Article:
Polly Alter used to like men, but she didn't trust them any more, or have very much to do with them.That's the opening line of the book, and it sets the tone, in a way, for what follows. To expand slightly: ex-painter, museum curator and writer Polly Alter acquires a commission to write a biography of dead female painter Lorin Jones, and sets out to interview everyone who knew her, either personally or professionally. Her recent painful divorce and her frienship with her lesbian best friend Jeanne colour her preconceptions of Lorin Jones' life - the fragile misunderstood genius, beaten down and exploited by a series of men, lovers, agents, art collectors, etc., but as she meets all these people it becomes clear that things are less, well, clear.
Good points: the minute details of social and sexual interaction is all very acutely observed; this really is how people behave.
Bad points: only very minor criticisms, really, but: the character of Jeanne, Polly's best friend, occasional housemate and even more occasional lover, and her shadowy friends Cathy and Ida and the rest of their "women's group" seem mainly only to be there as a straw man, a group of clearly irrational and manipulative man-haters for Polly to rebel against as she re-asserts her relationship with her teenage son Stevie and subsequently gets involved with Lorin Jones' ex-lover Hugh Cameron ("Mac") towards the end of the book. The Mac character himself also seems a little too implausibly perfect.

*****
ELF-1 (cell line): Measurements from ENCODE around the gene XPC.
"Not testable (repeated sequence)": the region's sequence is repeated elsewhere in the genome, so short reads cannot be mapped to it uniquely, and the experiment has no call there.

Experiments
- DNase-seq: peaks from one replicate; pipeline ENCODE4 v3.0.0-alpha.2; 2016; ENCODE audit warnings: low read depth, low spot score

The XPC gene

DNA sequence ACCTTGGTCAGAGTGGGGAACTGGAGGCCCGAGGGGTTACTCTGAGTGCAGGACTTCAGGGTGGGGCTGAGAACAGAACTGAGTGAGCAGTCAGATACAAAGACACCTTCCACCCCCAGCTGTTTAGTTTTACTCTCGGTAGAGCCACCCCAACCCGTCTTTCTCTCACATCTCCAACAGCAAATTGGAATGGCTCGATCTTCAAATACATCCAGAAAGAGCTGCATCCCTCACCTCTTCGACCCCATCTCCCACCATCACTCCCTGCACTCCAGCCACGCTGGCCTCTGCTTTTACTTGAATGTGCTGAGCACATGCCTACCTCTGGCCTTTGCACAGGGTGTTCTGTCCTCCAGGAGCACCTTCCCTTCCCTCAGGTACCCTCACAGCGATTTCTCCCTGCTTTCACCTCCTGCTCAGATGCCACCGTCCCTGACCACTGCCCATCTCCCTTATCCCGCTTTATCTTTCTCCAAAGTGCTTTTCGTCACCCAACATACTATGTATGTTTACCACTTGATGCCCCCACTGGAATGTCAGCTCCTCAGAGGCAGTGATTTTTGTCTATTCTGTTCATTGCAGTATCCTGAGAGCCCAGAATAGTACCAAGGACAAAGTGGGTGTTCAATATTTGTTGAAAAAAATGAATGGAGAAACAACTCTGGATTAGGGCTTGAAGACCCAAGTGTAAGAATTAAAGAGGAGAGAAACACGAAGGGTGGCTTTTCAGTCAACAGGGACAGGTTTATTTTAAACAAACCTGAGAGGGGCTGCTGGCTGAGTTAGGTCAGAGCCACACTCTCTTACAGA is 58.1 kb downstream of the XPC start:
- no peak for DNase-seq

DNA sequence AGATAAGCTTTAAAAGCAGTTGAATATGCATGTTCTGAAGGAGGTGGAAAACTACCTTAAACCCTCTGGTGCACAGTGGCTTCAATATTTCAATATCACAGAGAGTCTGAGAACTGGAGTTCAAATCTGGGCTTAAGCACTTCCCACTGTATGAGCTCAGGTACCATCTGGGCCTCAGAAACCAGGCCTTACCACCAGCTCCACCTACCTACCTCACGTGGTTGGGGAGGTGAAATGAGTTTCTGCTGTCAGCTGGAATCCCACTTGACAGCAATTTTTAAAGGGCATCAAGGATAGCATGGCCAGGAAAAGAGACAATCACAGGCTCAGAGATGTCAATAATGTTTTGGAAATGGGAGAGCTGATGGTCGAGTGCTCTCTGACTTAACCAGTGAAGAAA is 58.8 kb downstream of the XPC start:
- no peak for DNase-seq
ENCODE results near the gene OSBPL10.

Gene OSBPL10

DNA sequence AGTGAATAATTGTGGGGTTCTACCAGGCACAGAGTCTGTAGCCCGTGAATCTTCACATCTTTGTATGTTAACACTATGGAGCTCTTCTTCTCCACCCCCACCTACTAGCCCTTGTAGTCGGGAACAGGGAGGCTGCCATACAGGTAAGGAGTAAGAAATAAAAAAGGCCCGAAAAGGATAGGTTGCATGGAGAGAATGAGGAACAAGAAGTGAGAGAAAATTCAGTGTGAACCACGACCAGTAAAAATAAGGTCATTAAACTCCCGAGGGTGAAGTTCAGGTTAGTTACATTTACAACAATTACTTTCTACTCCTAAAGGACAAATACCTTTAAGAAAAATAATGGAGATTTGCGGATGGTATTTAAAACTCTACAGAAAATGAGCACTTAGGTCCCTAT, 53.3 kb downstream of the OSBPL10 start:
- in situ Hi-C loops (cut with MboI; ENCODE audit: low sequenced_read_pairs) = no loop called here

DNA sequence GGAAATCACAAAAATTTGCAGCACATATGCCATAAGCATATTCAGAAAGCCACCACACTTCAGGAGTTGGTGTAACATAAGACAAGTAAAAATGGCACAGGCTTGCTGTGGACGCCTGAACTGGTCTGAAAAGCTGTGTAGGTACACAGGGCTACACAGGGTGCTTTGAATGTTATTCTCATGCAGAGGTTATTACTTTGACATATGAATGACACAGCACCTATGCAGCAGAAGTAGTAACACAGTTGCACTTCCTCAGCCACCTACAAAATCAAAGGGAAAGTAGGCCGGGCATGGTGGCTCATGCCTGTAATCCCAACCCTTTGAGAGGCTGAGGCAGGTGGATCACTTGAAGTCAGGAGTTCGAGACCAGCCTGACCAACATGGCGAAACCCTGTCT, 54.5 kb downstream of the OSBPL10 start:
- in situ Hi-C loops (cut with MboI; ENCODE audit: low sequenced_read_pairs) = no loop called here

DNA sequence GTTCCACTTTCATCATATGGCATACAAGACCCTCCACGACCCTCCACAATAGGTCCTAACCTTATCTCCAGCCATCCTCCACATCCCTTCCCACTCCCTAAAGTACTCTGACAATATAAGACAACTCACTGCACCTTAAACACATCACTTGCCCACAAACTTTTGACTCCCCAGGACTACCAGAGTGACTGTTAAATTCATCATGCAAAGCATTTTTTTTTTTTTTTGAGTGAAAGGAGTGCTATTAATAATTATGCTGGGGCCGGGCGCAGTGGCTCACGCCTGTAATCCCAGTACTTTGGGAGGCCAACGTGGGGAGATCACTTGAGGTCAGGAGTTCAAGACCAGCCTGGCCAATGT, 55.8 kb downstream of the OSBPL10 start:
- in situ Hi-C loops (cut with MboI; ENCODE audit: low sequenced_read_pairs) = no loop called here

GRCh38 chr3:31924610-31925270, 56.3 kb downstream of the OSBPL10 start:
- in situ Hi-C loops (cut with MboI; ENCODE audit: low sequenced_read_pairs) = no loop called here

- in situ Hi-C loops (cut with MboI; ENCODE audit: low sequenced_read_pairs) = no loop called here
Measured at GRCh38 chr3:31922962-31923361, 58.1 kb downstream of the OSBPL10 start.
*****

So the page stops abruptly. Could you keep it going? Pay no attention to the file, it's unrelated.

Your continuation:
Of course this is all viewed through the prism of my own preconceptions, a different viewpoint might have it that Jeanne and the sisterhood are trying to save Polly from plunging back into a cycle of exploitation by men, ultimately unsuccessfully.
Lorin Jones' life and death have a series of superficial resemblances to that of photographer Diane Arbus, and by a strange coincidence she is the subject of a new film: Fur, starring Nicole Kidman and Robert Downey, Jr. Never let it be said that I don't surf the Zeitgeist.